Down river from Big Bend, here is what they think of the plan to spray cane:
Following the December 6, 2016 post on this topic, I came across this article from March 2016 dealing with the reaction of communities on the lower Rio Grande to the proposed use of glyphosate, more commonly known by its trade name Roundup®.
The distance from El Paso to Brownsville is longer than the Ho Chi Minh Trail between Cambodia and South Vietnam, which was treated with Agent Orange during the Vietnam War. This widespread treatment resulted in devastating health consequences to the civilian population including two million birth defects linked to the chemical. Tens of thousands of American GIs were also harmed.
The unanticipated side effects of this “harmless” chemical left a horrific legacy that still lingers today. Insanity is doing the same thing – this time to ourselves – and expecting different results.
NOTE: This post initially appeared on SAExpressNews.com on March 17, 2016
We are alarmed at a new proposal from Austin and San Antonio that calls for aerial spraying of potent chemicals onto the banks of the Rio Grande.
The target is carrizo cane, an invasive plant, also known as giant river cane or Arundo donax. The first of the target locations are Del Rio and Starr County.
This is just the first step in an effort led by San Antonio state Sen. Carlos Uresti and the Texas State Soil and Water Conservation Board. The expected launch date is within the next 90 days, with public taxpayer dollars set to be poured onto private land.
This should cause all of us deep concern because of the public health and environmental implications, and the web of border security and immigration issues tied into this move.
The estimated cost of a 2008 pilot project in Laredo, which would have included aerial spraying of herbicides, was approximately $1 million per river mile. This method of controlling cane is expensive and requires multiple applications. Workers then have to revegetate the river bank once everything dies.
This is not the first time that a state or federal agency has attempted to spray herbicides along the Rio Grande, even next to populated and largely poor neighborhoods.
In 2008, our organization and several Laredo neighborhoods, collectively known as Barrio de Colores, were involved in a lawsuit that ended in a 2009 legal settlement with the U.S. Border Patrol.
That settlement forbade any aerial spraying of any chemicals along 16.1 miles of Laredo riverbank in perpetuity, i.e., forever.
The issue sparked local outrage and attracted national attention from CNN and other networks. It drew the involvement of then-U.S. Sen. John Kerry and the Mexican government, which, by the way, stated that its water intake plants were unable to filter out these chemicals for drinking water.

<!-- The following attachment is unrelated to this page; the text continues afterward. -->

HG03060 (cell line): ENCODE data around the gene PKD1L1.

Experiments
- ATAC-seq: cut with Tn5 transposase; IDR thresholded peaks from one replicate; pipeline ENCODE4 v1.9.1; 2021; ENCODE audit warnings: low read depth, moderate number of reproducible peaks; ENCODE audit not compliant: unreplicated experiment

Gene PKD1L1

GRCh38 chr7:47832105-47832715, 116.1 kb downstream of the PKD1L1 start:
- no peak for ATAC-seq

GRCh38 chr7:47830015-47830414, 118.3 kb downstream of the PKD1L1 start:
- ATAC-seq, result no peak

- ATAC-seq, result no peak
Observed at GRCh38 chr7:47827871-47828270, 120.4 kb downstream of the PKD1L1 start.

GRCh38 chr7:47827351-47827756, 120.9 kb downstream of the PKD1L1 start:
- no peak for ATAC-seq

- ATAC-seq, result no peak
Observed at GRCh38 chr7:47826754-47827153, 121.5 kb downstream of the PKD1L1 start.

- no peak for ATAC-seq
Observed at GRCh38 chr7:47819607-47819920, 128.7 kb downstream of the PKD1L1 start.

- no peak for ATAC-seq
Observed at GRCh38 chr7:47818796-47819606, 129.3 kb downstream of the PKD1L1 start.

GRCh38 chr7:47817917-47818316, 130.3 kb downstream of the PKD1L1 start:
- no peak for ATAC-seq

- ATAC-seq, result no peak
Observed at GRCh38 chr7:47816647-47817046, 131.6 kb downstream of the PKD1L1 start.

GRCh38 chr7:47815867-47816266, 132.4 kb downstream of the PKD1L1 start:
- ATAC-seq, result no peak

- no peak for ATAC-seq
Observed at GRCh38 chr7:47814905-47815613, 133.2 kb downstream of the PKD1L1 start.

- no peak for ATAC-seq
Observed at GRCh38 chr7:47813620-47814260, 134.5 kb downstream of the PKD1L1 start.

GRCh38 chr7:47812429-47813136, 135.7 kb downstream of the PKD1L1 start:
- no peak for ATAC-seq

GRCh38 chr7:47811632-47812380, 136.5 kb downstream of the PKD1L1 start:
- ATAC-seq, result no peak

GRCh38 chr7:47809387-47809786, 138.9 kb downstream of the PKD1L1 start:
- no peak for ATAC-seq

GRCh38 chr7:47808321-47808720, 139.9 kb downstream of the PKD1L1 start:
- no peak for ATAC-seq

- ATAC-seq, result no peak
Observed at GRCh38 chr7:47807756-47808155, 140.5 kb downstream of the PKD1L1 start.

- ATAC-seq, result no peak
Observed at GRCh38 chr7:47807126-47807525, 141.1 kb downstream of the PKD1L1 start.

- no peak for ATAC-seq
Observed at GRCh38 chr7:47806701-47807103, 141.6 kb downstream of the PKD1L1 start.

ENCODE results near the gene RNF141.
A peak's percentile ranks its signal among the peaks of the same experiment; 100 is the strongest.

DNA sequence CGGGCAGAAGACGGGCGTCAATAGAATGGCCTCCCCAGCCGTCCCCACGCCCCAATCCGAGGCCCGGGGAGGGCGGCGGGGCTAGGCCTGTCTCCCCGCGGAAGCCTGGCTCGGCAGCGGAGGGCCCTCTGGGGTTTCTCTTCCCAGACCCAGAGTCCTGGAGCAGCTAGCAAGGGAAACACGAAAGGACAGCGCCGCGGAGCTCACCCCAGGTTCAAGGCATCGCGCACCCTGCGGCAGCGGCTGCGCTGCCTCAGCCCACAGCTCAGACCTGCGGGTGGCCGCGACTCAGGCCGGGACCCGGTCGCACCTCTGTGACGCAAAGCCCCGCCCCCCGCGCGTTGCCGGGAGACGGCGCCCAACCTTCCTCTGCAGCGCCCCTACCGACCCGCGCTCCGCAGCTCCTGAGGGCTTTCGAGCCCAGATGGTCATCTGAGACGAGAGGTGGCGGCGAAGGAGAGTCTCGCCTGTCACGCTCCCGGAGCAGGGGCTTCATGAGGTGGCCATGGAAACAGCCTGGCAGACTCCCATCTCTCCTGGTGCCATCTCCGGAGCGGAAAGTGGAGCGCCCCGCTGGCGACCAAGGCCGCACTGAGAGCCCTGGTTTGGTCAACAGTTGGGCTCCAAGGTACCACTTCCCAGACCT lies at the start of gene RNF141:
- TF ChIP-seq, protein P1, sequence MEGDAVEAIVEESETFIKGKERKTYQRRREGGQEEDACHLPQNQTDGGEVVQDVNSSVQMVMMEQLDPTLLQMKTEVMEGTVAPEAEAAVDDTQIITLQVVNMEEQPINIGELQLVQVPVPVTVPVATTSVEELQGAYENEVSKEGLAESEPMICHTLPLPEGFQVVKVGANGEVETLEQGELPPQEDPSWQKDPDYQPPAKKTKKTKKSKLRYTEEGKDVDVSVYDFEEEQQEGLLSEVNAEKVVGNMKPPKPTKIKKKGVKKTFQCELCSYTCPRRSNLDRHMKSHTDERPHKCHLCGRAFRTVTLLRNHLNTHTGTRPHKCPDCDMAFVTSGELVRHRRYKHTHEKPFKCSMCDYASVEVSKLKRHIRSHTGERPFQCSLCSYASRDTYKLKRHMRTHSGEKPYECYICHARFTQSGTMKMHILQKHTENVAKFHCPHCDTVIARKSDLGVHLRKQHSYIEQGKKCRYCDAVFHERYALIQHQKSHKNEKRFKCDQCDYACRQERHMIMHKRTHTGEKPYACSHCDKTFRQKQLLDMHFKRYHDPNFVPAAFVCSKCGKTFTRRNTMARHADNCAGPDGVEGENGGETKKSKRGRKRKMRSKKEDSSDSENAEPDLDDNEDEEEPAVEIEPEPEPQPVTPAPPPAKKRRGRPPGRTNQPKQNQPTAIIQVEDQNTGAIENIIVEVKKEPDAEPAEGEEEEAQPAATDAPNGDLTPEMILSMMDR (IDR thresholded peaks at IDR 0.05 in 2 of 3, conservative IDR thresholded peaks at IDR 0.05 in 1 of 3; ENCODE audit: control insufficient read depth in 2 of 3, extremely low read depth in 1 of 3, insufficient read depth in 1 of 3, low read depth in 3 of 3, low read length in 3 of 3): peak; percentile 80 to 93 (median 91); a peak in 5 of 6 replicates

Despite this legal precedent, certain forces at the state level, and possibly congressional level, are now looking to go beyond the principles and spirit of that 2009 settlement.
What track record does the the conservation board have controlling cane along the Rio Grande with chemicals released by helicopter? Why are the governor and Texas Parks & Wildlife eager to earmark a half-million dollars for this project on private property?
No environmental studies have been done to gauge the risks, or to measure the potential off-target drift of these chemicals onto other living things. The most important question is why has the state chosen to ignore the work being done by the USDA along a 558-mile stretch of the Rio Grande, from Del Rio to Brownsville?
Results from the past seven years — which have been peer-reviewed and published — show a dwindling of the cane’s biomass by nearly 25 percent. The Border Patrol attended USDA demonstrations in Laredo this year to witness the USDA’s two-pronged approach of using biological agents (i.e., wasps) and a new cane topping method with special fitted tractors. This finally gives Border Patrol its long-desired, clear line of sight needed to do their job.
The USDA science team has shown that this method has generated a savings of $4.4 million with 6,600 acre-feet of agriculture water saved each year. This is significant since the Rio Grande remains one of the 10 most endangered rivers in the world precisely because of insufficient water supply.
Maybe Uresti, the governor, and the conservation folks in Austin think it’s OK to push ahead with aerial spraying because they don’t live here, and they don’t have to drink the Rio Grande tap water as we do.
That these state politicos now propose to do what the feds agreed not to do is a clever and cynical runaround of the 2009 settlement. It is an affront to the people of Laredo, and to all residents who live alongside and depend on the Rio Grande.
Tricia Cortez is executive director of the Rio Grande International Study Center, a Laredo-based nonprofit organization whose mission is to protect and preserve the Rio Grande-Rio Bravo and its environment.